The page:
Hidden treasure isn't just for pirates. Instead of a secret map on which x marks the spot, participants in the high-tech game of geocaching (pronounced "geo-cashing") use the Internet and GPS devices to track down more than 350,000 caches, or prizes, around the world. If your kids are into computers and electronics--and whose aren't these days?--geocaching can be a fun diversion, or even the highlight, on a road trip.
To get started, you need a GPS receiver that accepts waypoints--longitude and latitude coordinates, like N 44.46018 W 110.82779 (Old Faithful geyser in Yellowstone National Park). Units suited for hiking always meet these requirements, while some GPS devices intended for cars only use street addresses and won't work for geocaching. A basic hiking device costs about $100, and some state parks, outdoors stores, and resorts rent them.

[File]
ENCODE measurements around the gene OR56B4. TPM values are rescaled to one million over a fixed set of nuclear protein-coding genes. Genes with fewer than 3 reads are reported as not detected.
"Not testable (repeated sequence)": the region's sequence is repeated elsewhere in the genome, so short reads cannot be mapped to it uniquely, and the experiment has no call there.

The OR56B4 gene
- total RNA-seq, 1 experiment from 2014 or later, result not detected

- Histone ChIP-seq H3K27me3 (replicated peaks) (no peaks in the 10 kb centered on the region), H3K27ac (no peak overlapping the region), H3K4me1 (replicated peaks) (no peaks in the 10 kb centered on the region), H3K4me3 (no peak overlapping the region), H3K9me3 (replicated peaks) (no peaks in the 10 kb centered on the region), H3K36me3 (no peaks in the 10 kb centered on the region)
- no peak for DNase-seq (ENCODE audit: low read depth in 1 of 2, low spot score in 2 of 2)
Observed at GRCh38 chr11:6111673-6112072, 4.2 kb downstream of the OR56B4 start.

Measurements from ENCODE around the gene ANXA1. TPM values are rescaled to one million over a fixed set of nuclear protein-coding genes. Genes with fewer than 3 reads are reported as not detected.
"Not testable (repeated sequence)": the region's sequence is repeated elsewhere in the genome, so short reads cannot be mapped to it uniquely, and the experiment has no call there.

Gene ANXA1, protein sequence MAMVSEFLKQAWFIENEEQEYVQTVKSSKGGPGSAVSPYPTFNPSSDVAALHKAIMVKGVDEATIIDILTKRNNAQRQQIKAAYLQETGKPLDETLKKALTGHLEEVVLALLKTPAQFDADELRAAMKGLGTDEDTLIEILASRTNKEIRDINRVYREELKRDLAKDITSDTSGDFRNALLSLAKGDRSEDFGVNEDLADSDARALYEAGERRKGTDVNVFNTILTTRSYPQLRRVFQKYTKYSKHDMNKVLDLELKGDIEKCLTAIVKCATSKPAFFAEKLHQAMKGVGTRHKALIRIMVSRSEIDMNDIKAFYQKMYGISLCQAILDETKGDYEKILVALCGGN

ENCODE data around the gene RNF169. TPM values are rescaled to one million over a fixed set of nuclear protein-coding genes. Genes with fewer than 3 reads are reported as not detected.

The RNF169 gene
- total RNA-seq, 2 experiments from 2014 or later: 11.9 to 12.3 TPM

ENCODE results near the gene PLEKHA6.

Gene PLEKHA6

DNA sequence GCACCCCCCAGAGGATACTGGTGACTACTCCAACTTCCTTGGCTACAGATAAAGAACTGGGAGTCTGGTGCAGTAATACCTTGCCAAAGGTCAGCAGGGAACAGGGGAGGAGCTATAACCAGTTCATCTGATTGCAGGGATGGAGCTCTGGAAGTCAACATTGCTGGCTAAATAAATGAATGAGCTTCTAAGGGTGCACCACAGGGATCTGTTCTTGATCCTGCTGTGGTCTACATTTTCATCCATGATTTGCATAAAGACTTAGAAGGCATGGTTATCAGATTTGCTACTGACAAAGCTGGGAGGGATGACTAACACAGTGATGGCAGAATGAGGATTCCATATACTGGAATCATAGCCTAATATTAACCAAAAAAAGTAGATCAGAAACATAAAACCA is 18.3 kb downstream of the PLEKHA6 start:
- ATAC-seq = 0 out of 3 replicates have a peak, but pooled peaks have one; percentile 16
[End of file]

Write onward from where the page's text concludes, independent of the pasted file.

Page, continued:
Go to geocaching.com to find caches in the area you'll be visiting. You can search by state, town, area code, keyword, or coordinates. Because GPS devices are accurate only to within 30 feet, many listings--which are created by geocaching enthusiasts and never involve fees--have hints or riddles to help you home in on the prize. (But sometimes the hints are meant to trick!) "Look ahead to the 'V' in the tree," says one hint in Omaha, Neb., "then look for a 'house' close by." It's a reference to a birdhouse.
Before taking to the road, scout the area using Google Earth or live.com. "If the cache is on a cliff, it might require rock climbing from one direction, but from another you might be able to drive almost up to it," says Dave Ulmer, who invented geocaching in 2000. "You can be within 30 feet of a cache, but you're next to a pile of rocks, so you have to figure out which rock to turn over. That's when you need to think about the hints."
Caches are typically waterproof containers with a logbook and some sort of booty, which could be a CD, a book of poetry, trinket jewelry, or unusual coins. The Kiddie Cache in Omaha, Neb., usually has an assortment of Matchbox cars, dolls, hair clips, toy frogs, dinosaurs, and pencils. The rules say that you're entitled to a prize so long as you leave something for the next treasure hunter.